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Bristol City Council (21 010 445)

Category : Transport and highways > Traffic management

Decision : Upheld

Decision date : 28 Apr 2022

The Ombudsman's final decision:

Summary: Mr X complained about how the Council dealt with parking issues near his home. We found that, while the Council properly processed changes to local parking restrictions, it failed to communicate clearly with Mr X. The Council’s apologies to Mr X had already addressed the frustration caused by its poor communication.

The complaint

  1. Mr X said the Council failed for two years to properly respond to his requests to address problems within a local residents’ parking scheme. It then failed to properly consult with residents before making a traffic order to change the scheme. Mr X said he lost his opportunity to comment on the Council’s proposals and to ask for more parking bays before it made an order that did not address residents’ concerns. Mr X still could not park near his home, which was unreasonable, and the Council could not say when it would next review the order. Mr X wanted the Council to admit its mistakes and remake the order, consulting local people and addressing their concerns. Mr X also wanted the Council to review its procedures for handling residents’ parking concerns.

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The Ombudsman’s role and powers

  1. We investigate complaints of injustice caused by ‘maladministration’ and ‘service failure’. I have used the word ‘fault’ to refer to these. We cannot question whether a council’s decision is right or wrong simply because the complainant disagrees with it. We must consider whether there was fault in the way the decision was reached. (Local Government Act 1974, section 34(3), as amended)
  2. We must also consider whether any fault has had an adverse impact on the person making the complaint. I refer to this as ‘injustice’. If there has been fault which has caused an injustice, we may suggest a remedy. (Local Government Act 1974, sections 26(1) and 26A(1), as amended)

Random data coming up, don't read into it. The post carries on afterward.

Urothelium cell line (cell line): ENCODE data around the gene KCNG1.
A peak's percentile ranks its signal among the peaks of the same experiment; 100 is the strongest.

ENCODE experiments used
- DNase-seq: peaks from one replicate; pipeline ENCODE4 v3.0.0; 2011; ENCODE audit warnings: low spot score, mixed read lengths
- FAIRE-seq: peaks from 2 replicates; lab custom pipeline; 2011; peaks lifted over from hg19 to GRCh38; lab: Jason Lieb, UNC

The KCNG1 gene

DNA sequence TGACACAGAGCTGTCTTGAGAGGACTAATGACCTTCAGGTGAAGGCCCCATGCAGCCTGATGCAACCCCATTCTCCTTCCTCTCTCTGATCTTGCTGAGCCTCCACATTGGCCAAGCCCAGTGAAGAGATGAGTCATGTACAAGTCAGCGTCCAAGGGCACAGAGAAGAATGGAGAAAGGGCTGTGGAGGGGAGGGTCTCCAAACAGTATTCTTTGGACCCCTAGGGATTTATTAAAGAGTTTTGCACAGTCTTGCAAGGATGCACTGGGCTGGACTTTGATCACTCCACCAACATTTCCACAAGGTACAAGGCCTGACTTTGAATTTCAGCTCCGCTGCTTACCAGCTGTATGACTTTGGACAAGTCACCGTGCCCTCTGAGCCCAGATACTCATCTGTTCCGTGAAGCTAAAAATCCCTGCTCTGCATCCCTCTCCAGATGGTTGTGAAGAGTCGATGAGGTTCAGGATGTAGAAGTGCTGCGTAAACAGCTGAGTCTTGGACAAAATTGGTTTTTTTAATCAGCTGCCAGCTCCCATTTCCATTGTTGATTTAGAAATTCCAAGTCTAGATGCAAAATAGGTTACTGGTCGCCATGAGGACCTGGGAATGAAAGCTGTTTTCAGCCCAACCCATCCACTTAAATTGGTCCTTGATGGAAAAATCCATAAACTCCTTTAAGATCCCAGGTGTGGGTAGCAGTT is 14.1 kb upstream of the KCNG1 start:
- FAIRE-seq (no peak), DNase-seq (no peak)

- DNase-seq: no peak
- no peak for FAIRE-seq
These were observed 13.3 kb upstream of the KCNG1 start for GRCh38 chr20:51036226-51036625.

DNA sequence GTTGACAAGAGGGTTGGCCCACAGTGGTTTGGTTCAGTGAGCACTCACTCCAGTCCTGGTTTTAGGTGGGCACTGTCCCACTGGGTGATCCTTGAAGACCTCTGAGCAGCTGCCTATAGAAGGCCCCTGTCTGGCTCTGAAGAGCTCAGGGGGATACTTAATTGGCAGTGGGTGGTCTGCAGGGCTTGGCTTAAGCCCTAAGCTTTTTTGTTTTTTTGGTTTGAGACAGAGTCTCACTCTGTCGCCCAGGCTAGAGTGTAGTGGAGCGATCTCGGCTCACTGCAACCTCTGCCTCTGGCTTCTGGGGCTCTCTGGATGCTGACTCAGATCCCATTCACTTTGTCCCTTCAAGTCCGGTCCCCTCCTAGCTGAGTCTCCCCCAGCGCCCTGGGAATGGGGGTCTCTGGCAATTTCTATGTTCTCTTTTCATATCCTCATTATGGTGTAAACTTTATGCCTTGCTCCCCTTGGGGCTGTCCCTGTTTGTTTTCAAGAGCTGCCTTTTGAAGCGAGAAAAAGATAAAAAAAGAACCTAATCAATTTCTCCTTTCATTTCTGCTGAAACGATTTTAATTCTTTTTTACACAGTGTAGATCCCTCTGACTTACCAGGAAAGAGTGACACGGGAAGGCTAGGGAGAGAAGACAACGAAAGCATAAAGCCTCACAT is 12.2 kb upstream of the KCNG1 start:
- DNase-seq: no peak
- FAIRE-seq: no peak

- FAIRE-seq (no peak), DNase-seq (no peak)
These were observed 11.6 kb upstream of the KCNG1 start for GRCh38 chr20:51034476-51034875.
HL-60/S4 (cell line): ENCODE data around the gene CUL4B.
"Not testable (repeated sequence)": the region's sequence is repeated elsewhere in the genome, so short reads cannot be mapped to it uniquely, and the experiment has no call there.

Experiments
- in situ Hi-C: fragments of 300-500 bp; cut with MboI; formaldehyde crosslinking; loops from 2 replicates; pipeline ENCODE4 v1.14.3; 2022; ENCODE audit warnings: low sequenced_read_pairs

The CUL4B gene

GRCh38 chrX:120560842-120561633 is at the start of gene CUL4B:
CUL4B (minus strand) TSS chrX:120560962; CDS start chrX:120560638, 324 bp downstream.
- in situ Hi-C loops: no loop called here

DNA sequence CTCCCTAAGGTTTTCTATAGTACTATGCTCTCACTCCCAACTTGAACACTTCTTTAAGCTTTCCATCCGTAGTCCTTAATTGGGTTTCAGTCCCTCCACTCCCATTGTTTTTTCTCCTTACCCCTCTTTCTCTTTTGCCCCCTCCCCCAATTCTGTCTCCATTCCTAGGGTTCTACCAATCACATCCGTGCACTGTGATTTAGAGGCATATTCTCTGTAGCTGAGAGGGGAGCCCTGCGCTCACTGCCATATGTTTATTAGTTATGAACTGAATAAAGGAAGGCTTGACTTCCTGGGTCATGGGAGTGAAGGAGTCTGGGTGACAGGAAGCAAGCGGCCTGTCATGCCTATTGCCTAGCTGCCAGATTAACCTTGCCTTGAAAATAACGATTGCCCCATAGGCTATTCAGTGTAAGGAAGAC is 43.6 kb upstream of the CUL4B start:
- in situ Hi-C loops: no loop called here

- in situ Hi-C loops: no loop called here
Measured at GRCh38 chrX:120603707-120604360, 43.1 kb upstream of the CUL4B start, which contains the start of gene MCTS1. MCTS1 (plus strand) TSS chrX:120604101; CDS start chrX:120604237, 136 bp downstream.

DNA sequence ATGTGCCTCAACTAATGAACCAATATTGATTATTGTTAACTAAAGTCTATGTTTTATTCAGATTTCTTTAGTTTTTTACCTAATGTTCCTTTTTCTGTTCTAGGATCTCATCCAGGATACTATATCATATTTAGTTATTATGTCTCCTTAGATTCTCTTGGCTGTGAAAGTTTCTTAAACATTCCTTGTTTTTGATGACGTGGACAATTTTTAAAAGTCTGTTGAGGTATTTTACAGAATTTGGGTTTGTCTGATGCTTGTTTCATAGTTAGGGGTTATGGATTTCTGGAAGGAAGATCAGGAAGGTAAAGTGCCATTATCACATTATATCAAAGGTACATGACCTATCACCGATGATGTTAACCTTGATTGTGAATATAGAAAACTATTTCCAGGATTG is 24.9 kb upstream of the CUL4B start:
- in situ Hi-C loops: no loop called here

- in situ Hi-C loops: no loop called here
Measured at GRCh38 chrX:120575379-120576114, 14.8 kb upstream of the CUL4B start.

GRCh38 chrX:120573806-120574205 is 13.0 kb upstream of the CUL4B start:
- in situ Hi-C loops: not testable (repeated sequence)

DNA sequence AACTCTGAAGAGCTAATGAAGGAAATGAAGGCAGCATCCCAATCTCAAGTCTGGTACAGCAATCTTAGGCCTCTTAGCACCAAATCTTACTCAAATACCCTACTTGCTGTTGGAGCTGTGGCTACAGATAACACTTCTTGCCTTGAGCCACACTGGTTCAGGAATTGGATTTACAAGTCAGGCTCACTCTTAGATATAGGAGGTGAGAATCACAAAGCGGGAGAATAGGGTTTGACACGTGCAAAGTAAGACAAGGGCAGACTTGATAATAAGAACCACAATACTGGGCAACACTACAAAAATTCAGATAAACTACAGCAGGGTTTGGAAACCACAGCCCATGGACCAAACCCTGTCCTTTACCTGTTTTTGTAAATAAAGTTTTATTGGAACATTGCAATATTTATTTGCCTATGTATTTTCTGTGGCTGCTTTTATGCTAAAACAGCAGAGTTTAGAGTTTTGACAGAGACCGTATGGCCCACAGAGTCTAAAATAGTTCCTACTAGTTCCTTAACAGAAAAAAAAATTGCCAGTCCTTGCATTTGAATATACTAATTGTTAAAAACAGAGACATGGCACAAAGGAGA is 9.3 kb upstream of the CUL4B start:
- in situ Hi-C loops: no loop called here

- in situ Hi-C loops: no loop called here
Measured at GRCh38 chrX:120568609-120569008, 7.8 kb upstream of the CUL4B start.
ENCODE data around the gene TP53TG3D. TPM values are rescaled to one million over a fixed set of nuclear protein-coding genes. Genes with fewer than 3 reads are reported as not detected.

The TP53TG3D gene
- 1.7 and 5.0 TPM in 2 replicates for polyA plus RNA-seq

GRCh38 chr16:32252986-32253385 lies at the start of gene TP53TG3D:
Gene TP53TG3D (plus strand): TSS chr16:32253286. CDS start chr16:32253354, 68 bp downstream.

3. If we are satisfied with a council’s actions or proposed actions, we can complete our investigation and issue a decision statement. (Local Government Act 1974, section 30(1B) and 34H(i), as amended)

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How I considered this complaint

  1. I:
  • considered Mr X’s written complaint and supporting papers;
  • talked to Mr X about the complaint;
  • asked for and considered the Council’s comments and supporting papers about the complaint;
  • shared the Council’s comments with Mr X;
  • shared a draft of this statement with Mr X and the Council and considered any comments received before making a final decision.

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What I found

Background

  1. The Council is a traffic authority and has a duty to manage its local road network to secure the expeditious movement of traffic. As a traffic authority, the Council has legal powers to make traffic regulation orders (TROs) to control use of its roads. A TRO may restrict and regulate parking on roads. For example, a TRO may introduce a residents’ parking scheme that effectively gives priority to residents where there is competition for on road parking. In deciding whether to introduce such a scheme, traffic authorities must consider and balance the needs of all road users, including those whose parking will be ‘displaced' and may cause congestion on other local roads.
  2. Making a TRO can take a long time and may be expensive. Key stages in making a TRO include:
  • consulting bodies such as transport operators and local emergency services;
  • publishing a ‘notice of proposals’ in a local newspaper;
  • taking other appropriate steps to adequately publicise the proposals, which may include putting up notices in affected roads or writing to people likely to be affected by the proposals;
  • giving people 21 days to object to published proposals;
  • considering peoples’ objections (which may result in changes to the proposals);
  • formally signing and sealing the TRO;
  • publishing a ‘notice of making’ of the TRO in a local newspaper and as appropriate to ensure it is adequately publicised;
  • writing to objectors giving, where necessary, reasons for not agreeing their objection; and
  • installing the necessary traffic signs and road markings on roads to show the restrictions made by the TRO.

What happened

  1. The Council made, and later extended, a TRO for a residents’ parking scheme (RPS) that controlled parking on local streets. Mr X’s home, which has no off-street parking, is within the RPS area. Mr X had difficulties finding a parking space near his home. In spring 2018, Mr X used the Council’s website asking it to mark out three extra parking bays along his road that he said it had missed in making the RPS. The Council logged Mr X’s 2018 suggestion for consideration when it reviewed the RPS. The Council said Mr X would have received an online acknowledgement, but it did not actively reply to his 2018 contact.